We’re approaching our second season of reorganizing and revitalizing our ARES (Amateur Radio Emergency Service) here in Oakville and the future is looking bright.
ARES groups are formed at the local level and most often sponsored by individual clubs which can provide insurance protection for members. While there is some organization to ARES, almost all of the initiative and energy comes from the bottom and flows upwards.
This means at the local level your ARES group is open to any licensed Amateur Radio operator and clubs can make a decision about whether to insist that all members of their ARES group are also club members.
Normally it’s considered good practice to join the local club especially if you’re a regular user of the club’s assets such as the repeater system.
Here in Oakville we run a VHF and UHF repeater plus a new D-Star repeater. All this costs the club money in materials and insurance and we’re always appreciative of users who have enough self-awareness to chip in. Some do not and that’s unfortunate and costly to the club.
Whoever is representing the ARES group, called the Emergency Coordinator needs to be someone with sufficient communication skills to work with people.
It’s especially nice if they’re presentable and mentally stable. That’s not always been the case. (RAC has been having a fairly major breakdown of its ARES organizational structure with many key people leaving in frustration with the lack of leadership and vision within the organization and the anti-social behaviour of some of the participants.)
When it comes to your local EC it’s great if they’ve got some current business experience so they can make a good impression on municipal officials and fit into the municipal government environment as there’s going to be meetings. 🙂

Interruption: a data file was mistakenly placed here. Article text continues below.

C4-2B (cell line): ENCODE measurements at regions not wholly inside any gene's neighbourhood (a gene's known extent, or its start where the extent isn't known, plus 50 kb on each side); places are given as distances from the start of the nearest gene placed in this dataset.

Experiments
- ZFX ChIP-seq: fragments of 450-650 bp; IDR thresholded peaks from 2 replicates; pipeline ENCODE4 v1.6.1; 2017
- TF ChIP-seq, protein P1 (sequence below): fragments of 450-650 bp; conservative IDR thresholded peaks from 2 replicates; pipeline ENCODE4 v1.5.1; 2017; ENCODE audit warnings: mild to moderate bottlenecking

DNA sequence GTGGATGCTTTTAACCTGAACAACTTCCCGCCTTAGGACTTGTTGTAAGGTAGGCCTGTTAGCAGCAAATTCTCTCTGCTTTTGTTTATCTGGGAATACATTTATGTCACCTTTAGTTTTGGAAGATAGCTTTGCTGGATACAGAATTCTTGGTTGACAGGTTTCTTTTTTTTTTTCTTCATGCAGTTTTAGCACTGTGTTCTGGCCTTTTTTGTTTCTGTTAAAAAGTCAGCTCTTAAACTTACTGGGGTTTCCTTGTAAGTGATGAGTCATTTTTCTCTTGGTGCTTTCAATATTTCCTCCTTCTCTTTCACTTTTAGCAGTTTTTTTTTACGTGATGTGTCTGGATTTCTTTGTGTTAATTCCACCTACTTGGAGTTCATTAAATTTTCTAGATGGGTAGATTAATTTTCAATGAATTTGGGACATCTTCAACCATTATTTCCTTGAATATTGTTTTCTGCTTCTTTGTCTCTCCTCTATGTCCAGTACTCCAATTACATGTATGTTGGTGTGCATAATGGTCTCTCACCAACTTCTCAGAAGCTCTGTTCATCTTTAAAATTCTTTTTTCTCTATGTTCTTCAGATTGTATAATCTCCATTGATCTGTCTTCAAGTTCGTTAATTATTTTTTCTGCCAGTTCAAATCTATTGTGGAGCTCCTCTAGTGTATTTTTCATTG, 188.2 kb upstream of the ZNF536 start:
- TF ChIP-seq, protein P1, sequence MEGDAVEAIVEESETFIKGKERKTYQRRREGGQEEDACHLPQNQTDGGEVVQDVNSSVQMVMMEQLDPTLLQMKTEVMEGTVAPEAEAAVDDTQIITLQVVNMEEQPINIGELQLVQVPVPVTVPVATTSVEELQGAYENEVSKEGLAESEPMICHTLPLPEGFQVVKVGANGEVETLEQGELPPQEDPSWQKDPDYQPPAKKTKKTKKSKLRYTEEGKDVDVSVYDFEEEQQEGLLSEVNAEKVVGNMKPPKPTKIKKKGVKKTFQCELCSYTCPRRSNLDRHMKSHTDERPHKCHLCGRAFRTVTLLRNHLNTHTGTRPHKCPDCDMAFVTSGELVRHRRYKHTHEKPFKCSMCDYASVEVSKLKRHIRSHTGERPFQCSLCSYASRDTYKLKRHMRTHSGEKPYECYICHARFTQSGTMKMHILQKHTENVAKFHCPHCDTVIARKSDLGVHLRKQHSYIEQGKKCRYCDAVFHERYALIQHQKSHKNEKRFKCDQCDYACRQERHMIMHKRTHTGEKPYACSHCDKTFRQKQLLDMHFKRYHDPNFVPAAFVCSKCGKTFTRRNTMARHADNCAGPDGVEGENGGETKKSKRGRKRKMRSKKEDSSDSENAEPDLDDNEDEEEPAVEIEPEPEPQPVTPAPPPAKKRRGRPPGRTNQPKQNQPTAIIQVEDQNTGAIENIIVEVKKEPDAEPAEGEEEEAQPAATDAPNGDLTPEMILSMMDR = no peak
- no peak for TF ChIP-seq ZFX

What you want to avoid in your EC is someone who is impressed with the own title and but doesn’t get around to doing any of the work or providing any leadership. This has happened in the past and nothing gets done.
Being an EC isn’t real hard and most of us learned by doing as it isn’t rocket science and can actually be a lot of fun.
And it doesn’t take much to make an ARES group work either. A call-out tree of names and telephone numbers combined with attendance at a few community events and you’ve got more training than most.
The really eager beavers might even build their own quick response box (called a Go Box) so they can be ready at a moment’s notice if they get a call and take some first-aid training.
Here in Oakville we’re proceeding with the installation of our MESH network which will help us expand our ability to provide communication services across the entire municipality.
The Burlington group is considering doing the same and there is some activity in the Mississauga and Peel clubs.
If you’re a licensed Radio Amateur or you want to become one and you live in or near Oakville, Ontario consider joining the Oakville Amateur Radio Club.
We meet on the second Tuesday of the month (no meeting in December as its our annual festive Christmas dinner) at Abbey Park Secondary School 1455 Glen Abbey Gate or join us every Saturday morning at 6:30 for breakfast at Cora’s restaurant on Dorval Drive north of the QEW.